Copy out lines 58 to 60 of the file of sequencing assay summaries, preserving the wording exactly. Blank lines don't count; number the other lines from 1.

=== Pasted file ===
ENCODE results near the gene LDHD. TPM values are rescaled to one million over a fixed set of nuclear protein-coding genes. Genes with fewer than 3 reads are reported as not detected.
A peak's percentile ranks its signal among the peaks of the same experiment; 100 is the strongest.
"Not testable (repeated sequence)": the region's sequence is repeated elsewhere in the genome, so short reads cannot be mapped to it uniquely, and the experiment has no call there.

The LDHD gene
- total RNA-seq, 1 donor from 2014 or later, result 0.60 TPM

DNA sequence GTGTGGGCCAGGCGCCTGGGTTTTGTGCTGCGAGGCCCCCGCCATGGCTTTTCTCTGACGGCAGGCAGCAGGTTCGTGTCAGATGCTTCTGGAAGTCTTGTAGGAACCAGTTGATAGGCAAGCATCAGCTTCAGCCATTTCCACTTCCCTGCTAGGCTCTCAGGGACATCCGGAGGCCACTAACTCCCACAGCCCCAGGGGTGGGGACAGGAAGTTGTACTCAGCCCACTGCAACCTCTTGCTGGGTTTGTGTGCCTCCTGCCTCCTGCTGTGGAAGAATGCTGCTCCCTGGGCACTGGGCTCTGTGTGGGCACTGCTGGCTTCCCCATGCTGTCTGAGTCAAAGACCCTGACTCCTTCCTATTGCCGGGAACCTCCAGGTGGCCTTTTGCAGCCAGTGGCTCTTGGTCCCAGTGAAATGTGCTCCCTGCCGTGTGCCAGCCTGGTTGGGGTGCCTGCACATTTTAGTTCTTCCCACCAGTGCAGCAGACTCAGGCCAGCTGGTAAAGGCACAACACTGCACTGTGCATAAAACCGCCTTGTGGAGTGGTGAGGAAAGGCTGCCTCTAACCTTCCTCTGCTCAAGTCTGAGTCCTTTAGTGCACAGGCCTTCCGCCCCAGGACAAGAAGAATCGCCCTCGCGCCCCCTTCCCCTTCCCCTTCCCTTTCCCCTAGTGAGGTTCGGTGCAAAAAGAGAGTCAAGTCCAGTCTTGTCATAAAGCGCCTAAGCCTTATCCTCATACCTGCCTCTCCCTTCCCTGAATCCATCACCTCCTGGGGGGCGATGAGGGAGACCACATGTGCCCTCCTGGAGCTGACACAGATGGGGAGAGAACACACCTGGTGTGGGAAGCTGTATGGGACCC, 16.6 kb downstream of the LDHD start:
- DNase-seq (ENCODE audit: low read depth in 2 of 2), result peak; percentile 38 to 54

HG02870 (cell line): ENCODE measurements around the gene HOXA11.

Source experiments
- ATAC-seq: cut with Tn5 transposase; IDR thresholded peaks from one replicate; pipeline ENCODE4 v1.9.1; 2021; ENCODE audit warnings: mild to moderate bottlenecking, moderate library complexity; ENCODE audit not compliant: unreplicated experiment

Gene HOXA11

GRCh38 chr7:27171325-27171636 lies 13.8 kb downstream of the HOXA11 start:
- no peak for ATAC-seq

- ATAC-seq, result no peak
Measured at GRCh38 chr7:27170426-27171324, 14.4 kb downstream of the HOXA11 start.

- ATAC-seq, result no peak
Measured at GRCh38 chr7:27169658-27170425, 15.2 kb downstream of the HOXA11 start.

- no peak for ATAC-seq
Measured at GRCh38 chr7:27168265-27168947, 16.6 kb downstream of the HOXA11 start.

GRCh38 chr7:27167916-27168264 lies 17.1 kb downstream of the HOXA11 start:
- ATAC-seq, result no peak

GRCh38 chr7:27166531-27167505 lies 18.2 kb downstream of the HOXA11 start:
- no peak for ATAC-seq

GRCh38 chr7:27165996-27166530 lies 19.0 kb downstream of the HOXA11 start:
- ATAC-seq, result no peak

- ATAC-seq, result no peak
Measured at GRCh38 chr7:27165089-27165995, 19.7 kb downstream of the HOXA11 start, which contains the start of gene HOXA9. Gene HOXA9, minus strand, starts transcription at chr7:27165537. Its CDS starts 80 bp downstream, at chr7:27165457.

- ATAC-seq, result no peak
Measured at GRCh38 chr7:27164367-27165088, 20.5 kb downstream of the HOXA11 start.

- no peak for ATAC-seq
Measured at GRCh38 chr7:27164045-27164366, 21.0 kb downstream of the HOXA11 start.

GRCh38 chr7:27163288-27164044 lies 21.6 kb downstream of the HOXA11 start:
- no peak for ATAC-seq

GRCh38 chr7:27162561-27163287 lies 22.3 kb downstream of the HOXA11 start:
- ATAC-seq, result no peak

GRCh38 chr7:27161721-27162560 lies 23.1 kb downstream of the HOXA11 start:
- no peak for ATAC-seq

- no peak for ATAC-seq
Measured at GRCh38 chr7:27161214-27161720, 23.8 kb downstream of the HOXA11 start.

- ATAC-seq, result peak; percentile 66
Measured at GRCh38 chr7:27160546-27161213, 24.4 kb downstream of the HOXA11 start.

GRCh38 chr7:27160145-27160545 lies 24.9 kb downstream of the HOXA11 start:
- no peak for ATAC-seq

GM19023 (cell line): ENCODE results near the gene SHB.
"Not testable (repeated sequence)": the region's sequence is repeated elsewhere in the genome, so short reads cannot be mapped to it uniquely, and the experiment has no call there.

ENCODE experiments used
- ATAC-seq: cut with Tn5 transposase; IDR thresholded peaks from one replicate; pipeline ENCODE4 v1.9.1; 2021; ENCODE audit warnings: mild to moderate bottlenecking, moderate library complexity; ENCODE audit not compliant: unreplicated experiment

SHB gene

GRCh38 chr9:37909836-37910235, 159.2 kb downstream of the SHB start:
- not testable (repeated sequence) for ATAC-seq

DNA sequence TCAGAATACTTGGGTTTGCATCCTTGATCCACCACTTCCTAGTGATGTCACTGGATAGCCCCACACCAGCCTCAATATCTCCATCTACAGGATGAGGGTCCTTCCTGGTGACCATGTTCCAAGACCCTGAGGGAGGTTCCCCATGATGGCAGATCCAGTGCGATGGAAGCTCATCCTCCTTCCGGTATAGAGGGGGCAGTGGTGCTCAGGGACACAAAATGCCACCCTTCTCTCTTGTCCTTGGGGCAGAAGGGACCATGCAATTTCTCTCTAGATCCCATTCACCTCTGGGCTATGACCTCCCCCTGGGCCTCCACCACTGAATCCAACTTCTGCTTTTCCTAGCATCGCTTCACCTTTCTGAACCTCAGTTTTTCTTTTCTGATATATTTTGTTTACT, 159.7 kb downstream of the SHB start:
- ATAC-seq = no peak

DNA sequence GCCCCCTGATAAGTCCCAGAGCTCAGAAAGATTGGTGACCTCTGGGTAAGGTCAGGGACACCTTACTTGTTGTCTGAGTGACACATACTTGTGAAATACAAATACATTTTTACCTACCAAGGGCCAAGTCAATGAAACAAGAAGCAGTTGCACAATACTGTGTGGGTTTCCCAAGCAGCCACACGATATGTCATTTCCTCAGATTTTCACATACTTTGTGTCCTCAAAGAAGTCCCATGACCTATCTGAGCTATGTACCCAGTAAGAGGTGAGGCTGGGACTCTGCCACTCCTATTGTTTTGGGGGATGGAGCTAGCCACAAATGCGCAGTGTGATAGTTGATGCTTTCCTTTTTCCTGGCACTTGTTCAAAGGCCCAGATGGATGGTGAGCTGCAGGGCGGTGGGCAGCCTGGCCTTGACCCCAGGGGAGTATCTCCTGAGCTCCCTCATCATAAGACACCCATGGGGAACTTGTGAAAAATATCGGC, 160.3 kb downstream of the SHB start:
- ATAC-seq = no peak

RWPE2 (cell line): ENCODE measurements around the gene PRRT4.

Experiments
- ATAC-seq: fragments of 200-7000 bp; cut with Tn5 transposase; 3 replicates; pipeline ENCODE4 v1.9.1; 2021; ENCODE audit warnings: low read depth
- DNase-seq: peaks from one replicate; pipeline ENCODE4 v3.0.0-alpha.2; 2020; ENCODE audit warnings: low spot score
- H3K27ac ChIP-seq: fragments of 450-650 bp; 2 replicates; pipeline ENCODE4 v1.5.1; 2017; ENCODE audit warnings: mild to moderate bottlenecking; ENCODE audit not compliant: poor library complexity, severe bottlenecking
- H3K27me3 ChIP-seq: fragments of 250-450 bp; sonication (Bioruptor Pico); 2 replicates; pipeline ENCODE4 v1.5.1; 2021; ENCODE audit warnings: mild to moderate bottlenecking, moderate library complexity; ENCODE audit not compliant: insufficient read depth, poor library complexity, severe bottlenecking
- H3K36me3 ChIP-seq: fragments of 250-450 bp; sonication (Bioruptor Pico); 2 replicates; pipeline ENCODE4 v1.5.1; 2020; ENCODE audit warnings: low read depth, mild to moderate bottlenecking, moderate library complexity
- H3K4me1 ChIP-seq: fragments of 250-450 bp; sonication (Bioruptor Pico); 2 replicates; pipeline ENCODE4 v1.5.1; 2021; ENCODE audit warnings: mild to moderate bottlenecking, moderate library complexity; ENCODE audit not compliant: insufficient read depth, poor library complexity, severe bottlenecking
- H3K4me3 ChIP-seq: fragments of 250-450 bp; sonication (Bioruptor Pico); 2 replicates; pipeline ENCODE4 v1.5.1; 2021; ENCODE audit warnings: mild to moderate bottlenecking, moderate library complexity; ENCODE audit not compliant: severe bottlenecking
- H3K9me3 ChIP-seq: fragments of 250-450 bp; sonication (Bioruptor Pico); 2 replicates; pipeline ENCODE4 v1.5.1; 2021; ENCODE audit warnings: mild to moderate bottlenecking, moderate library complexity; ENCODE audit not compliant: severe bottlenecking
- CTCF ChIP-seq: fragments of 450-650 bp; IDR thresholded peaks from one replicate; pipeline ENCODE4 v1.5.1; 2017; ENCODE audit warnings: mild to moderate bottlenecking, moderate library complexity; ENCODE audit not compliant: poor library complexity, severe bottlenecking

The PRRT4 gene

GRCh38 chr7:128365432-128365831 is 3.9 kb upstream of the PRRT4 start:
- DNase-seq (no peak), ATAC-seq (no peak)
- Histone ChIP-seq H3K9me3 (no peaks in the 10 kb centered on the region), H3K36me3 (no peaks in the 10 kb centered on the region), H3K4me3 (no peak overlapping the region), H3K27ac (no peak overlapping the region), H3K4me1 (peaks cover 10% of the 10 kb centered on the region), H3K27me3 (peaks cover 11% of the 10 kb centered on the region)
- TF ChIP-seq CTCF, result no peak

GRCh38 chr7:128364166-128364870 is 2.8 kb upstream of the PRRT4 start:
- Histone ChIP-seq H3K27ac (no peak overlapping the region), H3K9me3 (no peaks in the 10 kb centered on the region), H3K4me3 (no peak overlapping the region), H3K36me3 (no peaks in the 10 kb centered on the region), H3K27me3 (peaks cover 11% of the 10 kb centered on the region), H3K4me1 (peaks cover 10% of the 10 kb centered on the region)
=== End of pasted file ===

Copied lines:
- DNase-seq: peaks from one replicate; pipeline ENCODE4 v3.0.0-alpha.2; 2020; ENCODE audit warnings: low spot score
- H3K27ac ChIP-seq: fragments of 450-650 bp; 2 replicates; pipeline ENCODE4 v1.5.1; 2017; ENCODE audit warnings: mild to moderate bottlenecking; ENCODE audit not compliant: poor library complexity, severe bottlenecking
- H3K27me3 ChIP-seq: fragments of 250-450 bp; sonication (Bioruptor Pico); 2 replicates; pipeline ENCODE4 v1.5.1; 2021; ENCODE audit warnings: mild to moderate bottlenecking, moderate library complexity; ENCODE audit not compliant: insufficient read depth, poor library complexity, severe bottlenecking